It is 14:20 on a Friday, the last of my first week of classes and we’re starting late because half of the class struggled to find the room in the Latin area of Paris-Sorbonne University. Nevertheless it’s a beautiful room and a reminder that we’re in a university that is hundreds of years old. The back wall is made up almost entirely of large square windows that look out to the rooftops of the Sorbonne and central Paris. It’s a warm day so the classroom is filled with bright sunlight that filters in through the windows. The tutor begins the session with a hopeful smile on her face but is quickly interrupted by a loud SKREEEECCH that goes on and on. All of the students’ head swivel to the windows that once seemed so great as windows of light that have now become windows of noise to some building works that is going on nearby.
I start with this story because I think it pretty much sums up how my first two weeks at the Sorbonne have gone. This Monday marks my first month in Paris and while I continue to settle into my new home there have been many obstacles and challenges. And when I say obstacles and challenges I mean dealing with French administrative matters!
I knew it was going to be difficult leaving one university in one country and transferring temporarily to another in France and I had heard the stories about French bureaucracy. Nevertheless after having two weeks of practically a mini extra holiday in Paris, the first week of classes was a sharp contrast of intense paper-work drama.
Some things that I have learnt:
- The French love their queues.
- Check and check again forms that you send off because when filling in pages of paperwork you’re apparently almost always guaranteed to miss a section or two and have to start again.
- If there’s something you want to get straight in French, numbers is definitely a good way to start so as to avoid any mistakes when making appointments.
- While the Sorbonne is a beautiful building it is a MAZE inside.
- No matter how much you try and prepare for things sometimes the best thing you can prepare for is to expect for things to go wrong.
Looking back on the ups and downs I know that no difficulty was really worth stressing over and when I say that sometimes you have to prepare for things to go wrong, I mean it in the best way. Saying goodbye to my average six hour schedule at home to change it for the 20 hour schedule I have in Paris has been hard but also an opportunity to try out new academic experiences which I’m already beginning to enjoy.
I like the French system of having the choice to be graded for sports. I love LOVE being able to stop at a boulangerie in between classes and pick up a croissant or baguette for later. I love walking through the streets and goggling the beautiful Parisian apartment buildings. In addition, while I spend much more of my time travelling on the metro than I’m used to, I love the fact that every arrondissement in Paris is different. There is almost always something going on and twice now I have stumbled out of the metro to find myself in the midst of some exuberant parade.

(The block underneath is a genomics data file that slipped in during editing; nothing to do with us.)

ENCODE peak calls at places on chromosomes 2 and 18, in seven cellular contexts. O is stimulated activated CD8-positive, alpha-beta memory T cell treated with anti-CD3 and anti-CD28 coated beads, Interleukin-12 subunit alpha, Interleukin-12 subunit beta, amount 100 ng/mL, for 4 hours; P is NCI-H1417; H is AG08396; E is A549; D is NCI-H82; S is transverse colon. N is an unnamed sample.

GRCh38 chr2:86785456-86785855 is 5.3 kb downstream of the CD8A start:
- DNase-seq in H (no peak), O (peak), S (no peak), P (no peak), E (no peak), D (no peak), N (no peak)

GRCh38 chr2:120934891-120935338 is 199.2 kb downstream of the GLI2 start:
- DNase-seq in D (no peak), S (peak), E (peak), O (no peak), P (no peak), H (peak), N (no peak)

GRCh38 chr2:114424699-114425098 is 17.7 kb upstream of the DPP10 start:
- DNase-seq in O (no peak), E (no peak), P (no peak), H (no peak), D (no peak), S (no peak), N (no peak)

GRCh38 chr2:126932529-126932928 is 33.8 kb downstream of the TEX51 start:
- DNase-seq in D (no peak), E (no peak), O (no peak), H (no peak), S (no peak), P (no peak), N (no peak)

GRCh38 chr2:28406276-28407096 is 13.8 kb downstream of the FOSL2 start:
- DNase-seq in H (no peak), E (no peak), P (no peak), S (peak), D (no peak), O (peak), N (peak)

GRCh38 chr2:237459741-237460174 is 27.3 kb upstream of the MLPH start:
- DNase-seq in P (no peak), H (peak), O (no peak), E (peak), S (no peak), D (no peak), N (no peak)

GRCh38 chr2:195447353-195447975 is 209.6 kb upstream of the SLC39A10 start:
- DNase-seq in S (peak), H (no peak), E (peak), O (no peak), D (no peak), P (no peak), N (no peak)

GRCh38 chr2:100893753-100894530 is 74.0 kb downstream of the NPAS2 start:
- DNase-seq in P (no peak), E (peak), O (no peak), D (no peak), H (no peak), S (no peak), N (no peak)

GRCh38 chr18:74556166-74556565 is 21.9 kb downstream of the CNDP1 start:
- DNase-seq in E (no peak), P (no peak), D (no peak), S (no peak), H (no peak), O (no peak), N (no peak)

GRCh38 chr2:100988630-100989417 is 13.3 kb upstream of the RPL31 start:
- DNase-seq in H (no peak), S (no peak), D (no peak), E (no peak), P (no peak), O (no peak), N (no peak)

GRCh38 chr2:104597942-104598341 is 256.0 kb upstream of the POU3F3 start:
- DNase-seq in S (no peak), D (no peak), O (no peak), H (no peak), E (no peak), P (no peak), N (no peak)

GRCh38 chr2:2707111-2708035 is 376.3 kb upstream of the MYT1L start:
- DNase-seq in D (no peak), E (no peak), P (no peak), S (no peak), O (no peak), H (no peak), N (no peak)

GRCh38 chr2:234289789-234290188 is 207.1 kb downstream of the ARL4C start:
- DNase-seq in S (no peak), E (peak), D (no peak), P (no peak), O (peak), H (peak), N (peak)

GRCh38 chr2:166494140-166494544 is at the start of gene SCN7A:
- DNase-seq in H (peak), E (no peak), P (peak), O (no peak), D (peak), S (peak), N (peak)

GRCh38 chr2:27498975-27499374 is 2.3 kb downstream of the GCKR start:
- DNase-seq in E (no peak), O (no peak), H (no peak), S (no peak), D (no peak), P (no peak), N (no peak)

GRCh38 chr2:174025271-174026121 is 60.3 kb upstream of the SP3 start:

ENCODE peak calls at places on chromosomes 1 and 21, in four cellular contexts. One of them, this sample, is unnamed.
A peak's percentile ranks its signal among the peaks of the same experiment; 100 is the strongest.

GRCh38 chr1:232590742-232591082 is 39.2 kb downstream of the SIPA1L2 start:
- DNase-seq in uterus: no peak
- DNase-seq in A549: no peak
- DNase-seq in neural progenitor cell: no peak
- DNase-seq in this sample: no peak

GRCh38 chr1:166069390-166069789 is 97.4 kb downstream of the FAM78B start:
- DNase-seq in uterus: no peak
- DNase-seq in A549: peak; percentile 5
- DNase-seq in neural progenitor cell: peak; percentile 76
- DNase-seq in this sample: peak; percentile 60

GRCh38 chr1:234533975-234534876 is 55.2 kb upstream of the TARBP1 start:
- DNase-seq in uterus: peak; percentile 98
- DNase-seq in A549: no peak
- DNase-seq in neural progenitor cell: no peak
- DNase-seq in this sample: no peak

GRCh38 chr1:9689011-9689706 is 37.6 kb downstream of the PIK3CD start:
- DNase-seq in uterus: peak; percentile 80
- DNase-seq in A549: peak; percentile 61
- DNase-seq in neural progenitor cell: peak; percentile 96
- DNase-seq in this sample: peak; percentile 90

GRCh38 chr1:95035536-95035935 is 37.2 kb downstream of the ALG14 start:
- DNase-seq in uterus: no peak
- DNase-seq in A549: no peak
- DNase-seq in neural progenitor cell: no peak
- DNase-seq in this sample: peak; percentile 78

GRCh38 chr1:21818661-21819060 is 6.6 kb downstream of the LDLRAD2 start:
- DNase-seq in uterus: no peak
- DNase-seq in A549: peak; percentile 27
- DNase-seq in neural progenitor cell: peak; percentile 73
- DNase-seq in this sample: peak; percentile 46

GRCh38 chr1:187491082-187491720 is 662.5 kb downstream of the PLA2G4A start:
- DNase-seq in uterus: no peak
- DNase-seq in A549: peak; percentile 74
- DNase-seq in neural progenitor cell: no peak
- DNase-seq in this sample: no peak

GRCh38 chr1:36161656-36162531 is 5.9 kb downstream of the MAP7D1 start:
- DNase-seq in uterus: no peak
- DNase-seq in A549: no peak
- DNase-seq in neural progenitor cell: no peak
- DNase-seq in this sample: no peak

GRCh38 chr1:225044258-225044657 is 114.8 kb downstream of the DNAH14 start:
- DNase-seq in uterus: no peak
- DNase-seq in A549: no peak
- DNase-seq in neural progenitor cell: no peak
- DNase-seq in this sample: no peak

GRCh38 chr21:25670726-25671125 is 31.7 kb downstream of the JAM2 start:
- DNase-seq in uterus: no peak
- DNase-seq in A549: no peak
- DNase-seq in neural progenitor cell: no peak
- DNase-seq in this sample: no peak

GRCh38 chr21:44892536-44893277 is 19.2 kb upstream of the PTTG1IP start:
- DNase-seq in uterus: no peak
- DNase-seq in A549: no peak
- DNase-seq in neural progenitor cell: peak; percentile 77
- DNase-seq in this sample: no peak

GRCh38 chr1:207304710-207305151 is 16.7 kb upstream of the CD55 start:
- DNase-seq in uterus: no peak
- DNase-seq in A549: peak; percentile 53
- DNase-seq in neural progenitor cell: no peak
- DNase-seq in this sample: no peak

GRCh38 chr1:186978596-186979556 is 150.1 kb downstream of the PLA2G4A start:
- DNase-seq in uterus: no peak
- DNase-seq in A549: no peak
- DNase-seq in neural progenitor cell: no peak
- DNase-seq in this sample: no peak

When I was younger the image I had of Paris was of city full of romantic, chic people and painters wearing berets and black and white striped shirts or musicians playing melancholy tunes on the corner of every boulevard. In some ways it is like that. My friends and I can’t help but comment on Top Ten Things you’ll never see Parisian Girls Doing, and walking down Rue du Faubourg Saint Honore in the 8th quarter with all of the high end fashion shops does make me feel a bit like I’m in one of the later episodes of ‘Sex and the City’. However for the most part Paris is a city just like any other with its grit and noise and angry drivers.
The most ‘real’ experience I’ve had so far was when attending a party for a new-born baby in Vincenne. In one of my first weeks I found myself in a house, (which was strange as Paris seems to be full of apartment buildings) amongst many French people. We drank champagne and ate some strong cheese that I wasn’t sure if I was in love with or if it was going to make me sick. It was intimidating but for some strange reason it made me feel more settled and less of an outsider/tourist than when my friends and I had taken selfies eating macarons in front of the Eiffel Tower. Instead it was being surrounded by French people and understanding only around fifty percent of what was going on, but in knowing that one day I might be just as fluent and chic, made me think; yes, I can do this!
*Site à voir: Mussée de L’Orangerie*
Famous for showcasing Monet’s ‘Waterlilies’, which are amazing. What I didn’t expect was the other numerous collection of paintings from other French impressionists such as Henry Matisse, Pablo Picasso, Auguste Renoir and Marie Laurencin downstairs! Definitely a great art museum.
Pictures: ‘Nympheas’, Claude Monet; ‘Femmes au chien’, Marie Laurencin; ‘Paul Guillaume, Novo Pilota’, Amedeo Modigliani